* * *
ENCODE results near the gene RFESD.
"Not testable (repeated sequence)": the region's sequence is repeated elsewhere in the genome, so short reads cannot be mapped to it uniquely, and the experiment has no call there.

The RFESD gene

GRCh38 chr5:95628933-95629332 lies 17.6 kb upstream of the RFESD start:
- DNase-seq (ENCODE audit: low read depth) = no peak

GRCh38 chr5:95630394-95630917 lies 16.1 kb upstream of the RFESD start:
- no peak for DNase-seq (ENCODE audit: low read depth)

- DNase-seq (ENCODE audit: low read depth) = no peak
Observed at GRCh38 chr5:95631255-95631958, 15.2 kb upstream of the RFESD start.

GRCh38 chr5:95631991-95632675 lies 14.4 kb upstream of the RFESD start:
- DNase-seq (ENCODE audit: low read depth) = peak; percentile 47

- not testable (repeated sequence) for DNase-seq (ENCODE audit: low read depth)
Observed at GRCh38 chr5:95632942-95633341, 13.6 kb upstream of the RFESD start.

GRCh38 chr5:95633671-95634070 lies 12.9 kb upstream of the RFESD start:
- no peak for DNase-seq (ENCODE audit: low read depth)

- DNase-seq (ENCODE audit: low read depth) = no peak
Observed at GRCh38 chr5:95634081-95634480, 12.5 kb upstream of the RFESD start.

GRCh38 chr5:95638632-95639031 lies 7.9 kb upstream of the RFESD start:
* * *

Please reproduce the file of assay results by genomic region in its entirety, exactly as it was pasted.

ENCODE results near the gene RFESD.
"Not testable (repeated sequence)": the region's sequence is repeated elsewhere in the genome, so short reads cannot be mapped to it uniquely, and the experiment has no call there.

The RFESD gene

GRCh38 chr5:95628933-95629332 lies 17.6 kb upstream of the RFESD start:
- DNase-seq (ENCODE audit: low read depth) = no peak

GRCh38 chr5:95630394-95630917 lies 16.1 kb upstream of the RFESD start:
- no peak for DNase-seq (ENCODE audit: low read depth)

- DNase-seq (ENCODE audit: low read depth) = no peak
Observed at GRCh38 chr5:95631255-95631958, 15.2 kb upstream of the RFESD start.

GRCh38 chr5:95631991-95632675 lies 14.4 kb upstream of the RFESD start:
- DNase-seq (ENCODE audit: low read depth) = peak; percentile 47

- not testable (repeated sequence) for DNase-seq (ENCODE audit: low read depth)
Observed at GRCh38 chr5:95632942-95633341, 13.6 kb upstream of the RFESD start.

GRCh38 chr5:95633671-95634070 lies 12.9 kb upstream of the RFESD start:
- no peak for DNase-seq (ENCODE audit: low read depth)

- DNase-seq (ENCODE audit: low read depth) = no peak
Observed at GRCh38 chr5:95634081-95634480, 12.5 kb upstream of the RFESD start.

GRCh38 chr5:95638632-95639031 lies 7.9 kb upstream of the RFESD start: